Functional finance is an approach to fiscal policy adopted by MMTers but first espoused by economist Abba Lerner. Functional finance has three rules:
- The government shall maintain a reasonable level of demand at all times. If there is too little spending and, thus, excessive unemployment, the government shall reduce taxes or increase its own spending. If there is too much spending, the government shall prevent inflation by reducing its own expenditures or by increasing taxes.
- By borrowing money when it wishes to raise the rate of interest and by lending money or repaying debt when it wishes to lower the rate of interest, the government shall maintain that rate of interest that induces the optimum amount of investment.
- If either of the first two rules conflicts with principles of ‘sound finance’ or of balancing the budget, or of limiting the national debt, so much the worse for these principles. The government press shall print any money that may be needed to carry out rules 1 and 2.
5. Sectoral balances
Sectoral balances is an approach to viewing the financial makeup of the macro economy, popularised by economist Wynne Godley. It helps not to view things like the government deficit in isolation, but rather to see it in the context of what’s happening elsewhere in the economy. In the three sector version of Godley’s sectoral balances:
Government balance = Private sector balance – Foreign sector balance
If we apply this to the UK, we see a government deficit of 6%, a private sector balance (private sector sayings – private sector investment) of 2% and a foreign balance (exports – imports) of -4%. MMTers argue that the natural state for the private sector is surplus, so for countries with trade deficits, a government deficit will also be the norm. If the government tries to reduce or eliminate its deficit, it will only succeed if the private sector is willing to reduce or eliminate its surplus.
6. Endogenous Money
Endogenous money is the idea that rather than the central bank determining the amount of money in the economy – exogenously, the amount of money is instead determined by the supply and demand of loans. In shorthand, MMTers (and Post Keynesians in general) would say, “Loans create deposits”. That is to say that banks create money by extending loans to customers, while at the same time creating a corresponding deposit. This runs contrary to what is generally taught to students of economics – that savings are loaned out with banks acting purely as intermediaries, or at best leveraging an initial injection of government money by a predetermined ratio.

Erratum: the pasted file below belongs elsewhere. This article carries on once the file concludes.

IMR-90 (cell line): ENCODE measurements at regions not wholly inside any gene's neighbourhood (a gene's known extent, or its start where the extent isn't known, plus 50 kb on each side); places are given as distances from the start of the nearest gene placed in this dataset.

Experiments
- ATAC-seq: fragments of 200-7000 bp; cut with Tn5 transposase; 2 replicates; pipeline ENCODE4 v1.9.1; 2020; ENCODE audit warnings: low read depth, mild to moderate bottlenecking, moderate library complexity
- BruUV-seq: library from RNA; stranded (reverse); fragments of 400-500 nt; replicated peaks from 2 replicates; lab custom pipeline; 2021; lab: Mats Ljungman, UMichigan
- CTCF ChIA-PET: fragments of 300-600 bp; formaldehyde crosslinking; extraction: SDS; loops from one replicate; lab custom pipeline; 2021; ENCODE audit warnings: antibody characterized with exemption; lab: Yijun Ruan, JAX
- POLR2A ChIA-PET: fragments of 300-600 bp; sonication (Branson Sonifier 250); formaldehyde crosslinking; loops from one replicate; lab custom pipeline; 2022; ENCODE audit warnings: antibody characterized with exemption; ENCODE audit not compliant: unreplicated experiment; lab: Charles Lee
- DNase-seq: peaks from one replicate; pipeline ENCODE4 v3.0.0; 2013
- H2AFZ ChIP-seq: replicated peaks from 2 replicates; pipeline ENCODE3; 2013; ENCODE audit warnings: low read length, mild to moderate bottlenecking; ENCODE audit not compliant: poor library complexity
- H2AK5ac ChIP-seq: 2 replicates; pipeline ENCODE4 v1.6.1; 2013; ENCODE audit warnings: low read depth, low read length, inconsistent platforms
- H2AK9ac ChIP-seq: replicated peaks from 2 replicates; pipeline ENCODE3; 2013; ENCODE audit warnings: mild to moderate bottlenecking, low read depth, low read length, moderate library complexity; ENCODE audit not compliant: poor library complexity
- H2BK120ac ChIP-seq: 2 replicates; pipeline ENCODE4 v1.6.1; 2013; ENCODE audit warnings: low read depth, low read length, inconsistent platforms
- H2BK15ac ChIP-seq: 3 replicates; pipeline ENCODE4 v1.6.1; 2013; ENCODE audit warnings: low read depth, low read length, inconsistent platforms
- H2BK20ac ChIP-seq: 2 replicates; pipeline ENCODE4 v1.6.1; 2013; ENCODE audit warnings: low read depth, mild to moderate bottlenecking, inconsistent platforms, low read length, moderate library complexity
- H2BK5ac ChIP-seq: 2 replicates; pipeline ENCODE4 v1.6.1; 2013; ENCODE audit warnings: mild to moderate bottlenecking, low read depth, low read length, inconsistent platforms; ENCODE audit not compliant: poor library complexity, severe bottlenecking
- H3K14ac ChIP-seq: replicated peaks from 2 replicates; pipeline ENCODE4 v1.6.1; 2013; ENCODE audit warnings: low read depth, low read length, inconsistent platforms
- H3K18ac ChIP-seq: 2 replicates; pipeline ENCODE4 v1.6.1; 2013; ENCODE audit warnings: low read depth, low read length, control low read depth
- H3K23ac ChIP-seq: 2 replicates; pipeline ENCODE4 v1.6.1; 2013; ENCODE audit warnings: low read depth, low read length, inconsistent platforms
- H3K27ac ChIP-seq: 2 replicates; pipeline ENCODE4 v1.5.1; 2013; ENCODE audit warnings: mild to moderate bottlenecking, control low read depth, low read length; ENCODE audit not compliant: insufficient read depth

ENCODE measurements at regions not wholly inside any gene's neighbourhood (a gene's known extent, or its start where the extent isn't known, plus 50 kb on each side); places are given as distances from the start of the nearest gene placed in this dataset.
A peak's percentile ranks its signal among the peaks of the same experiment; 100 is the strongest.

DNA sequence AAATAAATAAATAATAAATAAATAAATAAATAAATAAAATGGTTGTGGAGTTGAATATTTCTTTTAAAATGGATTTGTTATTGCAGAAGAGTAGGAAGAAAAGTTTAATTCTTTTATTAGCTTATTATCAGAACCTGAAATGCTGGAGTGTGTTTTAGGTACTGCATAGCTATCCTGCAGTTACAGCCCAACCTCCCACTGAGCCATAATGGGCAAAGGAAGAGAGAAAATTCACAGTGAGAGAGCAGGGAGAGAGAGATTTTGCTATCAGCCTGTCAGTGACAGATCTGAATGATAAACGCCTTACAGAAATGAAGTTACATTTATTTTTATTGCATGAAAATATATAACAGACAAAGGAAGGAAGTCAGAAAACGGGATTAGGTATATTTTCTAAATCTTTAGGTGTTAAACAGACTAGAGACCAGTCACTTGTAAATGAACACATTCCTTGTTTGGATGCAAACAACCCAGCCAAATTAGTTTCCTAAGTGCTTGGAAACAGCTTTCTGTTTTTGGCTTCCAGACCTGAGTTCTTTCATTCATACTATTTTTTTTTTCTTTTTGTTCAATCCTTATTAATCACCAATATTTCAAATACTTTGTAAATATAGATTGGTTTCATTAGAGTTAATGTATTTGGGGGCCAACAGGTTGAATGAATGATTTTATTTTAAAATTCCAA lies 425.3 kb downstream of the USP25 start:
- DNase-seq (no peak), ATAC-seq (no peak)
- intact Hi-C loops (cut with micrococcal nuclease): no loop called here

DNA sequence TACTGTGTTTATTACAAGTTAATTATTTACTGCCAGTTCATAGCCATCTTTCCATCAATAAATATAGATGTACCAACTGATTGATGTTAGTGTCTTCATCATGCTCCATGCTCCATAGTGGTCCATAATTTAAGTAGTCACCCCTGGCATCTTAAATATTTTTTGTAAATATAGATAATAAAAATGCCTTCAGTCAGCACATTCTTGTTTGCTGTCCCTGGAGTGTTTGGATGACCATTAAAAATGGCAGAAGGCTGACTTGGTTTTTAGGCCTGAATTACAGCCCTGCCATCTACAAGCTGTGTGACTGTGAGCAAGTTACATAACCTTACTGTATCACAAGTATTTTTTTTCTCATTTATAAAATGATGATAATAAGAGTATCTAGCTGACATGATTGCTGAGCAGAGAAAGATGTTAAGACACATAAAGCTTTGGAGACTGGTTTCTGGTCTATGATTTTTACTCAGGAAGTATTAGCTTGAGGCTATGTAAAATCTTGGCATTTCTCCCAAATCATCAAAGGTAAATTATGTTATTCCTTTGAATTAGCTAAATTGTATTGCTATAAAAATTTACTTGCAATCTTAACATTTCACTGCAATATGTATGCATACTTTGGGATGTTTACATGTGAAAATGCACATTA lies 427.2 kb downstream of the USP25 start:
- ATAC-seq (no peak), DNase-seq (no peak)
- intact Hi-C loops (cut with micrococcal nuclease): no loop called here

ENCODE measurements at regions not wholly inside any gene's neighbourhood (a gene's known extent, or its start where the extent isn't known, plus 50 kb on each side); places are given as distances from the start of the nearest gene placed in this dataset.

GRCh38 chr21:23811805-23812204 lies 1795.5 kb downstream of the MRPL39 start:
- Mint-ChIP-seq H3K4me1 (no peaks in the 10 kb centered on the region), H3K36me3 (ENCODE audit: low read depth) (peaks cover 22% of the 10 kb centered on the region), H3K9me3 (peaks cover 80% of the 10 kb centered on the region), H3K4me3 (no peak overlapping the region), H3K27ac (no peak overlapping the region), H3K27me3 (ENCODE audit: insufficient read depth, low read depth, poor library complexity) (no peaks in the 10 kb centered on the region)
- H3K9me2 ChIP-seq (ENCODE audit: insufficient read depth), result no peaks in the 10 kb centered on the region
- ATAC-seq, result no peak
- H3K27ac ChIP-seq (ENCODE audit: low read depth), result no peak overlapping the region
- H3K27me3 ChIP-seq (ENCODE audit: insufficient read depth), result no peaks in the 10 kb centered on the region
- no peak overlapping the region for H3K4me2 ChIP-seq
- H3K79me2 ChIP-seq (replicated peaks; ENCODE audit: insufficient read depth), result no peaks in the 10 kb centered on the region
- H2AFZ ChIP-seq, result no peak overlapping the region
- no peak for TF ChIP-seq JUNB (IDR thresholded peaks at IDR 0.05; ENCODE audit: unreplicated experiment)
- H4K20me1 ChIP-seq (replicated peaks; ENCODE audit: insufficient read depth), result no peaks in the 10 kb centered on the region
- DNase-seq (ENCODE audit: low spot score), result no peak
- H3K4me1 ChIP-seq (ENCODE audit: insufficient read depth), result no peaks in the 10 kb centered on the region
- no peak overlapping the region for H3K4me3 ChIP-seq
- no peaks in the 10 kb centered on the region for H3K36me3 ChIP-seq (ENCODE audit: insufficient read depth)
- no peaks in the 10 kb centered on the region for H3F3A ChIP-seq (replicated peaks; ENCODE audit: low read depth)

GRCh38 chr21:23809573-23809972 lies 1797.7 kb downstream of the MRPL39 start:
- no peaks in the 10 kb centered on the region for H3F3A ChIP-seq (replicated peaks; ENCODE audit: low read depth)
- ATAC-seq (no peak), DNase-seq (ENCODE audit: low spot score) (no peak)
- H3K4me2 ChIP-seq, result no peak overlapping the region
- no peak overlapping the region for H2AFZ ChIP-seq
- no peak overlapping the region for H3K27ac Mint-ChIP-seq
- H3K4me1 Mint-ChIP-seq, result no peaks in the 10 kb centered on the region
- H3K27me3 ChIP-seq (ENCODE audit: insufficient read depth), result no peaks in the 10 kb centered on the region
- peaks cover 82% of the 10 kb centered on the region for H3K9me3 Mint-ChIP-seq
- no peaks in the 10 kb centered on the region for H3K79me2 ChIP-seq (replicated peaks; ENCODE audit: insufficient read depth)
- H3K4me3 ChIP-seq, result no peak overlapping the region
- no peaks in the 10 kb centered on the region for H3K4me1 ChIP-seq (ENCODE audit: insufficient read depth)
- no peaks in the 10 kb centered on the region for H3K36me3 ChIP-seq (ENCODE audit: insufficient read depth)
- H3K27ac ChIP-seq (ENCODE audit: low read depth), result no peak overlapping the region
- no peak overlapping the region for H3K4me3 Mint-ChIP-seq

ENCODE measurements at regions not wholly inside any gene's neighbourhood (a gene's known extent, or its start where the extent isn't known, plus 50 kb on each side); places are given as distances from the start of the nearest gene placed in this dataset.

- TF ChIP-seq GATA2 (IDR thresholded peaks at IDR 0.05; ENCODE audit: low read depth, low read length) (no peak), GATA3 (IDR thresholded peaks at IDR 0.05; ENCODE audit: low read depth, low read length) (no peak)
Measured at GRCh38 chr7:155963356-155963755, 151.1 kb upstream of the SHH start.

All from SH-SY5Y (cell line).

7. Governments should pursue full employment
In the post war period up until the early 70s, Western governments were committed to the principle of full employment, and largely achieved this, with the unemployment rate averaging around 3% in the UK throughout that period. The Conservatives famous “Labour Isn’t Working” campaign poster of 1979 was powerful because unemployment had reached previously unthinkable levels of 1 million. Today, the Government start high-fiving each other when unemployment falls below 2.5 million. MMTers argue that achieving full employment again is very much a realistic and achievable goal, but it means abandoning modern notions that “governments don’t create jobs”, and accepting that capitalism left to its own devices will never employ all those willing and able to work. A key tenet of MMT is that governments should act as the ‘employer of last resort’, offering work to all those who are willing and able to work, but unable to find a job.
8. Focus on real resources, not money
While politicians tell us there is no money left, millions are without sufficient work and resources lie idle. MMT argues that we should focus on these real things – people and resources – rather than money which is just a tool for putting those people and resources to work. Governments can and should spend money into the economy when the private sector cannot or will not to maximise the potential output of the economy.
Those are some of the basics of MMT then, not that I can capture it all in 1,500 words. For more reading, try some of the links on my blogroll, or check out the books in my “Books I like” section.